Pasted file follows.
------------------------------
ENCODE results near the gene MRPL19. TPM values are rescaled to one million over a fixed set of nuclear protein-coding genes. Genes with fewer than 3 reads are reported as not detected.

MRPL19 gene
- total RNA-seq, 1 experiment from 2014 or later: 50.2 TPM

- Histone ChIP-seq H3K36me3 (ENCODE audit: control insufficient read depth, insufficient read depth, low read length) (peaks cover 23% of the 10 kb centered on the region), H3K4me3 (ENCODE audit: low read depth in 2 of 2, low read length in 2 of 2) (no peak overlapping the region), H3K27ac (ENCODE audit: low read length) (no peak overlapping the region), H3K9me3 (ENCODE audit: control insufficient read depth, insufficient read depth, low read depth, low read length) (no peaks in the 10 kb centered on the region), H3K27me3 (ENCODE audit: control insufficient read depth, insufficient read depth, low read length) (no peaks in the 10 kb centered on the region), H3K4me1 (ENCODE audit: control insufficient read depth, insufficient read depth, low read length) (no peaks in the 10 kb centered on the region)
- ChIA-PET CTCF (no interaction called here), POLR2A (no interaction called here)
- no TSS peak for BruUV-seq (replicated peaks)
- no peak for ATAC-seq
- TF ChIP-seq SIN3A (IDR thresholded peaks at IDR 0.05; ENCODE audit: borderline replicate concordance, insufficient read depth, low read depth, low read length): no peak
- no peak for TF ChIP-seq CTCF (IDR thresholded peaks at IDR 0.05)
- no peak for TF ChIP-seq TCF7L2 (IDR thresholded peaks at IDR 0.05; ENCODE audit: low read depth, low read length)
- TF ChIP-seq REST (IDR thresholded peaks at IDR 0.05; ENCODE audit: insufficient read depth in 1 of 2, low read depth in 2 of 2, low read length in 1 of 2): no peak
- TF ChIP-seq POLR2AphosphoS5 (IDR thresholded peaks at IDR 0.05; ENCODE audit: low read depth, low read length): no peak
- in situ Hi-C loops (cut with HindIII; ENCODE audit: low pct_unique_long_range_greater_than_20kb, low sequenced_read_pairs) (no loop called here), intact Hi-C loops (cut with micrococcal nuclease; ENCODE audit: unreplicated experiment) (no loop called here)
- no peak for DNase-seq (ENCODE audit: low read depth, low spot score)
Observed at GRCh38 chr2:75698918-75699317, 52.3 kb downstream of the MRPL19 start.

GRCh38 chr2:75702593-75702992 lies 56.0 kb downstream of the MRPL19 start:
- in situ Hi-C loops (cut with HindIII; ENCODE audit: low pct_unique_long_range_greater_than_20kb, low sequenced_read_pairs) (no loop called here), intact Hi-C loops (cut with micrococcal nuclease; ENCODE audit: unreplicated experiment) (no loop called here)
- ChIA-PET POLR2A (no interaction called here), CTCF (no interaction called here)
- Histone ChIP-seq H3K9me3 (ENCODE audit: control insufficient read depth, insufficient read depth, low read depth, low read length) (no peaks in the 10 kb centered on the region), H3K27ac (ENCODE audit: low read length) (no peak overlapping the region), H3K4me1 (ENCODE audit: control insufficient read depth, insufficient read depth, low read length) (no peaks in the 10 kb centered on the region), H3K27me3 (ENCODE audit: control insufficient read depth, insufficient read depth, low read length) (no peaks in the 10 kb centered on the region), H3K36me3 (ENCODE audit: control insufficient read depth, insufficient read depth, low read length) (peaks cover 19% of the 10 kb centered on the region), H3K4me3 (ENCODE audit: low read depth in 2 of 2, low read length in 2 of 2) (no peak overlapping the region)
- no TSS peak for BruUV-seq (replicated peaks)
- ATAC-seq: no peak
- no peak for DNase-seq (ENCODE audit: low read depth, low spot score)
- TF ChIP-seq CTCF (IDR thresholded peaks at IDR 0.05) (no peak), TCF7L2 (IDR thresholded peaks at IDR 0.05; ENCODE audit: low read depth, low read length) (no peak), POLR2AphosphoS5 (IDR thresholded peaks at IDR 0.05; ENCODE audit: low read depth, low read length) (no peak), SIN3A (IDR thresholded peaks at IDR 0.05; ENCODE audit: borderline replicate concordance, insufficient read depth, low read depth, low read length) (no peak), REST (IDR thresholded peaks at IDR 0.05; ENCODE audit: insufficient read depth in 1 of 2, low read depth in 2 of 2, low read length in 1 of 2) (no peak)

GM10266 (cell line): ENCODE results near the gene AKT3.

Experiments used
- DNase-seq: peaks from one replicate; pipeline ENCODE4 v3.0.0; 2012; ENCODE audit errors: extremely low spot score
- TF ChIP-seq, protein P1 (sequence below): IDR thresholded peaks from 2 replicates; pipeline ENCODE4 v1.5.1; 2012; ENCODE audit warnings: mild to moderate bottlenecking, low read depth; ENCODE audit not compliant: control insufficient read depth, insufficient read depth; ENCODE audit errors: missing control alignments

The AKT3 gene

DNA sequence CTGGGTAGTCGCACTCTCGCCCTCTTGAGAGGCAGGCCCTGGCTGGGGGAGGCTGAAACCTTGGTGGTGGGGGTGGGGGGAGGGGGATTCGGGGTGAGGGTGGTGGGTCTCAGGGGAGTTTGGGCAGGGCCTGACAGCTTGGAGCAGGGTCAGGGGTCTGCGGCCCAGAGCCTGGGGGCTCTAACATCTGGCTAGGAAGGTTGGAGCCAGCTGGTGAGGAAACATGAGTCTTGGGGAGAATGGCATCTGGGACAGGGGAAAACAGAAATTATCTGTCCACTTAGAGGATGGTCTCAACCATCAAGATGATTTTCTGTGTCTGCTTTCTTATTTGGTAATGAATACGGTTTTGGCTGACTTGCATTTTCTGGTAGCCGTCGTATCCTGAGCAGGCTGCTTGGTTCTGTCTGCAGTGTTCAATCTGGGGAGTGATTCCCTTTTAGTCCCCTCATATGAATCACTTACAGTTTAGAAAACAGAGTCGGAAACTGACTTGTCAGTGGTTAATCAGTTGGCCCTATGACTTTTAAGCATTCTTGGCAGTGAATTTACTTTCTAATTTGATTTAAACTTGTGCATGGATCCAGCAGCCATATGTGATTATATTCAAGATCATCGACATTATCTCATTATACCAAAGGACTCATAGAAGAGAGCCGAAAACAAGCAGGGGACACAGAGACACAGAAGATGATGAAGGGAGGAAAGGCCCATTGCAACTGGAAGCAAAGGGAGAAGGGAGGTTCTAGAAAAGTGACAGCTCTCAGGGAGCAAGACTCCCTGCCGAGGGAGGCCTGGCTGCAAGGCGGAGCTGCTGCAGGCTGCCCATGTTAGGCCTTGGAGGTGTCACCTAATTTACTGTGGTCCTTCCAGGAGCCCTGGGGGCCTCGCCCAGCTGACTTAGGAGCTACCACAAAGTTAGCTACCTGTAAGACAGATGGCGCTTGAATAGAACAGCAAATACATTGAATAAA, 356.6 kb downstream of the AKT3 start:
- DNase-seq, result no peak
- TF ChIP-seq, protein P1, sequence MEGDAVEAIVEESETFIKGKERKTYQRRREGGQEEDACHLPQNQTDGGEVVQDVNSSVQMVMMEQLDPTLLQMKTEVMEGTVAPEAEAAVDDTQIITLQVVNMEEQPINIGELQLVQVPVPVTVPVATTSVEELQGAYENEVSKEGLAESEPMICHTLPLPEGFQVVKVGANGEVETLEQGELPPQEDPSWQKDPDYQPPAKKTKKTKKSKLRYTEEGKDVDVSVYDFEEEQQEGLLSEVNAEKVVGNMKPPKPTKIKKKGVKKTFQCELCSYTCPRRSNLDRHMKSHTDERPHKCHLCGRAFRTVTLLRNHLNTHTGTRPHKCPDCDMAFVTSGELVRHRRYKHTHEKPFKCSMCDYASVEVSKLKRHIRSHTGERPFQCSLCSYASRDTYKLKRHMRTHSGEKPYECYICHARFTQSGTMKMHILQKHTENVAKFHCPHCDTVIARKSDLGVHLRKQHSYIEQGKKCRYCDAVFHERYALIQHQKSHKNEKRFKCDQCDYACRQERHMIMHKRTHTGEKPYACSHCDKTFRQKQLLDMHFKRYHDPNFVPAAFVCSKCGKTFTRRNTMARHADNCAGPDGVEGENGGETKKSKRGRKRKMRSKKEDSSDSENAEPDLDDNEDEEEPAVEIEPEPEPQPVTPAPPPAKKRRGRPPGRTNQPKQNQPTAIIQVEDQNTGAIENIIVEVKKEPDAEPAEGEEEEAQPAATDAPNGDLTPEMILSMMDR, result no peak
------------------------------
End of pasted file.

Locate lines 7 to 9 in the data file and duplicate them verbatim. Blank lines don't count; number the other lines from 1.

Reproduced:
- no peak for ATAC-seq
- TF ChIP-seq SIN3A (IDR thresholded peaks at IDR 0.05; ENCODE audit: borderline replicate concordance, insufficient read depth, low read depth, low read length): no peak
- no peak for TF ChIP-seq CTCF (IDR thresholded peaks at IDR 0.05)